Implementing an outcomes assessment protocol in an independent practice setting: Using reflection-in-action
Anne Kimball Pike (2000)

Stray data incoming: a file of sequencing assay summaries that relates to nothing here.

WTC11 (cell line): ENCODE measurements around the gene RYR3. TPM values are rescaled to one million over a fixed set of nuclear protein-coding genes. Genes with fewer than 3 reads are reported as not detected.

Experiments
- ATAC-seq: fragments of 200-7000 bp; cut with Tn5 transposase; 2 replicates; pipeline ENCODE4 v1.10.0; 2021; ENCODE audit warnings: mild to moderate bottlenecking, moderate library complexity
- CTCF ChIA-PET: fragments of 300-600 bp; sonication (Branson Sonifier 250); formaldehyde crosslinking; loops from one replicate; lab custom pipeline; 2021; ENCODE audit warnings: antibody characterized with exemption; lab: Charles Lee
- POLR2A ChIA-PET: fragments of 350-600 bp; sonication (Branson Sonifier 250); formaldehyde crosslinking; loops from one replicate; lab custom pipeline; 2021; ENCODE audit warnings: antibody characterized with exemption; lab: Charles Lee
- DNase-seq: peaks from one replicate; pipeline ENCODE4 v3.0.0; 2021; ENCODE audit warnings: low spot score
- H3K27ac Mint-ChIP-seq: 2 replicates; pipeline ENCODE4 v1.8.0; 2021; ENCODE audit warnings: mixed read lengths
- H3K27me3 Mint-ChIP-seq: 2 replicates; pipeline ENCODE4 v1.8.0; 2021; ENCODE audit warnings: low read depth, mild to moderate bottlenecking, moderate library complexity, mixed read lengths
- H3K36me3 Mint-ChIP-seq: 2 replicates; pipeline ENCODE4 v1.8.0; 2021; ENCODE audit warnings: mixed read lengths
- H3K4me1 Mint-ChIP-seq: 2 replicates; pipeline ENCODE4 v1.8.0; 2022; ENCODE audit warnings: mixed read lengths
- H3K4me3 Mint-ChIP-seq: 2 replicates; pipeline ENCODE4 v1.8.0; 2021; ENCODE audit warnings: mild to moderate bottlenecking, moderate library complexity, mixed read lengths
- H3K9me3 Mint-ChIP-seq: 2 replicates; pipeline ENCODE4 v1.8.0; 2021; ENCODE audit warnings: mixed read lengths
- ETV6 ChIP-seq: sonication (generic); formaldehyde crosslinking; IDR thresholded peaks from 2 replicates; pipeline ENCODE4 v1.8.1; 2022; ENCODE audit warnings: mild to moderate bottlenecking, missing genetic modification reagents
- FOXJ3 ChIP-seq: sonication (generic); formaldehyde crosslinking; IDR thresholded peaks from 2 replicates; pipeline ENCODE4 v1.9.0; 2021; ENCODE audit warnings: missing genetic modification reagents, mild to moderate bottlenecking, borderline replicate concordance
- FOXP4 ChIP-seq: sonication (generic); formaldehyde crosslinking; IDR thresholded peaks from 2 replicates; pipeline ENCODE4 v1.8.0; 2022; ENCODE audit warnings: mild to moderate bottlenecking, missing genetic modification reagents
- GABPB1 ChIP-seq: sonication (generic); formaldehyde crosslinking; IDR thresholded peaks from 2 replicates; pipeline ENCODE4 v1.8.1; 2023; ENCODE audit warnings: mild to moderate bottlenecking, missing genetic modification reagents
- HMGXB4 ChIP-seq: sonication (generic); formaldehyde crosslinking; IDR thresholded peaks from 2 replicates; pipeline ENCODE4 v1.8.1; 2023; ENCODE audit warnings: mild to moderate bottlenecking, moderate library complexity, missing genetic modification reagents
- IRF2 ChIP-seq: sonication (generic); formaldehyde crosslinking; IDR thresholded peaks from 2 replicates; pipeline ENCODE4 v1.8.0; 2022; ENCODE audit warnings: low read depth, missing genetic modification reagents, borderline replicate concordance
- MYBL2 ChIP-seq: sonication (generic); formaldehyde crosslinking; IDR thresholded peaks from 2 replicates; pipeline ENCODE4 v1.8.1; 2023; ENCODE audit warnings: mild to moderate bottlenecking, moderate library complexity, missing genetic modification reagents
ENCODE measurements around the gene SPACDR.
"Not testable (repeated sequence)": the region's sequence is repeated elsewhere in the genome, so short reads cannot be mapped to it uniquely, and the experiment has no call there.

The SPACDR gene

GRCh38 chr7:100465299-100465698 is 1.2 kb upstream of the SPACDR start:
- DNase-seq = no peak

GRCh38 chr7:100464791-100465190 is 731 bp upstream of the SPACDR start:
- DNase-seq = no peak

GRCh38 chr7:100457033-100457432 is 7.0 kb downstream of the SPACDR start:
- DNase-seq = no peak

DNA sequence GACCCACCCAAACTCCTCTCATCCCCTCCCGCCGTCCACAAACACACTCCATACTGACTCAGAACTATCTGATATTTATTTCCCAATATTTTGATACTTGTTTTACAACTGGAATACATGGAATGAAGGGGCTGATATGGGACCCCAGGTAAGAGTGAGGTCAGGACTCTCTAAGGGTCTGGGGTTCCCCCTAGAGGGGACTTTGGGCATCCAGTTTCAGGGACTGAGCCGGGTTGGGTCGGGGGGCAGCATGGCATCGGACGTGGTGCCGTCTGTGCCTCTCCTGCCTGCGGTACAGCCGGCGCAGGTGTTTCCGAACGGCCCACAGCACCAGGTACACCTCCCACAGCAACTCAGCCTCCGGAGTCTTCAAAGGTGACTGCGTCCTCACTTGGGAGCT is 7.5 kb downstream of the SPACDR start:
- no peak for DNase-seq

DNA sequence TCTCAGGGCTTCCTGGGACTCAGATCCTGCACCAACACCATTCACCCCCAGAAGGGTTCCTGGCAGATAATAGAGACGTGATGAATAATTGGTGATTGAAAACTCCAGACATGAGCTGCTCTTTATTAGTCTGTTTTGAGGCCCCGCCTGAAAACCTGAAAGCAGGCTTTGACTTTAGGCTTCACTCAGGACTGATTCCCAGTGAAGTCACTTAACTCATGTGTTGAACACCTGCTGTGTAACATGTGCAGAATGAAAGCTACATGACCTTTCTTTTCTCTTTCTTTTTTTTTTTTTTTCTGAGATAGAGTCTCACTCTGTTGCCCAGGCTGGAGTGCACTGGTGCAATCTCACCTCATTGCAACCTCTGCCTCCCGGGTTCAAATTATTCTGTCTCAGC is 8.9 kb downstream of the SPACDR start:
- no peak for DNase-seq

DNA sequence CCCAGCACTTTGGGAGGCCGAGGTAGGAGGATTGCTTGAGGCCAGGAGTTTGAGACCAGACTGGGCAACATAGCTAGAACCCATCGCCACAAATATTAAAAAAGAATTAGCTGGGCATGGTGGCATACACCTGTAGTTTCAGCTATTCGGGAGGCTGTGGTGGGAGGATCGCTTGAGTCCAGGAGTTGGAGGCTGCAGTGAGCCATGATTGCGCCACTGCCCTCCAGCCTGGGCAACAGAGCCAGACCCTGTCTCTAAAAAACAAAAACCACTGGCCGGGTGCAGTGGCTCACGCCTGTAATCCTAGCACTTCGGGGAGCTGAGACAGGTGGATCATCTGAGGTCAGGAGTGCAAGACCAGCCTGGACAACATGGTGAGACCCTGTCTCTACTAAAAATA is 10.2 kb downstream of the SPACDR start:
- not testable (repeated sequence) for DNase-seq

A Goal Attainment Scaling/Global Assessment of Functioning (GAS/GAF) outcomes assessment instrument (Clement, 1998) was used to plan and evaluate treatment for 21 patients having managed care subscriptions in my independent psychotherapy practice. Nineteen patients completed treatment using this protocol. Eighty-six percent of these patients attained all of the articulated and scaled goals. Two methods were employed. Method 1 is the GAS/GAF outcomes assessment protocol. Method 2 (Reflection-in-Action) tracks and describes factors influencing role-induction into a collaborative process. Conclusions from across case generalizations highlight the utility of effective problem-setting on goal development and goal attainment. Calculations of the Treatment Effect Score (ES) were problematic due to overestimation of the score derived by averaging averages of scores. ES is calculable for single goals over time, but an overall ES is not calculable through the technique used in this study. Reflection-in-action, a qualitative research technique, was used to track instrument reactivity. Within case data is summarized and generalizations across cases are summarized in matrix form. Instrument reactivity is defined on two continuums. High-low reactivity describes the level of influence the GAS/GAF protocol exerted on the developing therapist-patient collaborative relationship through phases of treatment. Positive-negative describes the level of influence the GAS/GAF had on structuring and evaluating problems, goals and goal attainment. Instrument reactivity was charted as high-positive 7/21, low-positive 6/21, high-negative 4/21 completing treatment using GAS/GAF. Negative reactivity was present in 2/21 who terminated within four sessions, and 2/21 who refused to conclude the rating scale at the first mid-session evaluation.